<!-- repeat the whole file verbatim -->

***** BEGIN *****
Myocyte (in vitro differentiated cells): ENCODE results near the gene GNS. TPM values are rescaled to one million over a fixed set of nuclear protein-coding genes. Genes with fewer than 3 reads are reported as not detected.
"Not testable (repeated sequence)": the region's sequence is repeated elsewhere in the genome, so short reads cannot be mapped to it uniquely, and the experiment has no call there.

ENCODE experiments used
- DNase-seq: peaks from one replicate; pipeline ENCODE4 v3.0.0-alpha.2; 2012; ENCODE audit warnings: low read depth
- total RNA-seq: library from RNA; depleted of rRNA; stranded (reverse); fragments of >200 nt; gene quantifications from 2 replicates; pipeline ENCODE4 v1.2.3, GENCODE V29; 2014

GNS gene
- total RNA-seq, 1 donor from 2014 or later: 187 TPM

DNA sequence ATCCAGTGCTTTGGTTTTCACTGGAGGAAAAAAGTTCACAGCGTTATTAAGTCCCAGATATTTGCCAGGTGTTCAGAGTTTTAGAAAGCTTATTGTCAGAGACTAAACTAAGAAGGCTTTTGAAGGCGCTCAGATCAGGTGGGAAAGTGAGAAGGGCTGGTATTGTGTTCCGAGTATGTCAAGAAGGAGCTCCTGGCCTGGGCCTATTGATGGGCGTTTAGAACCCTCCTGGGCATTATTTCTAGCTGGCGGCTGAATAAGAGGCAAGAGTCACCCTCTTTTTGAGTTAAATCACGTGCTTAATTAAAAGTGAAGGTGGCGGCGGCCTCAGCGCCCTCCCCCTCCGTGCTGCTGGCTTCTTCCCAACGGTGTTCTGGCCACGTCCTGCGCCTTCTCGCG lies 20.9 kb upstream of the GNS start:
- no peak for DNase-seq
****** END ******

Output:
Myocyte (in vitro differentiated cells): ENCODE results near the gene GNS. TPM values are rescaled to one million over a fixed set of nuclear protein-coding genes. Genes with fewer than 3 reads are reported as not detected.
"Not testable (repeated sequence)": the region's sequence is repeated elsewhere in the genome, so short reads cannot be mapped to it uniquely, and the experiment has no call there.

ENCODE experiments used
- DNase-seq: peaks from one replicate; pipeline ENCODE4 v3.0.0-alpha.2; 2012; ENCODE audit warnings: low read depth
- total RNA-seq: library from RNA; depleted of rRNA; stranded (reverse); fragments of >200 nt; gene quantifications from 2 replicates; pipeline ENCODE4 v1.2.3, GENCODE V29; 2014

GNS gene
- total RNA-seq, 1 donor from 2014 or later: 187 TPM

DNA sequence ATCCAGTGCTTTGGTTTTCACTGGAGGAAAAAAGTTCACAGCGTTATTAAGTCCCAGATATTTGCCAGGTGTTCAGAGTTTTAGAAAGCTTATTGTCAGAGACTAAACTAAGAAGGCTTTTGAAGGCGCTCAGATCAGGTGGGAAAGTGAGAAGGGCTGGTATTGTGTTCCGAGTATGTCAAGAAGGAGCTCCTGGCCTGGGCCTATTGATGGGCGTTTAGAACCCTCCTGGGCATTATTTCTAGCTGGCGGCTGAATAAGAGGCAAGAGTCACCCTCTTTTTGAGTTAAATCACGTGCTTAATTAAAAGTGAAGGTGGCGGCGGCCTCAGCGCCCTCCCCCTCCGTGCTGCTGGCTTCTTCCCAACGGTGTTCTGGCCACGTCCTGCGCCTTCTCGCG lies 20.9 kb upstream of the GNS start:
- no peak for DNase-seq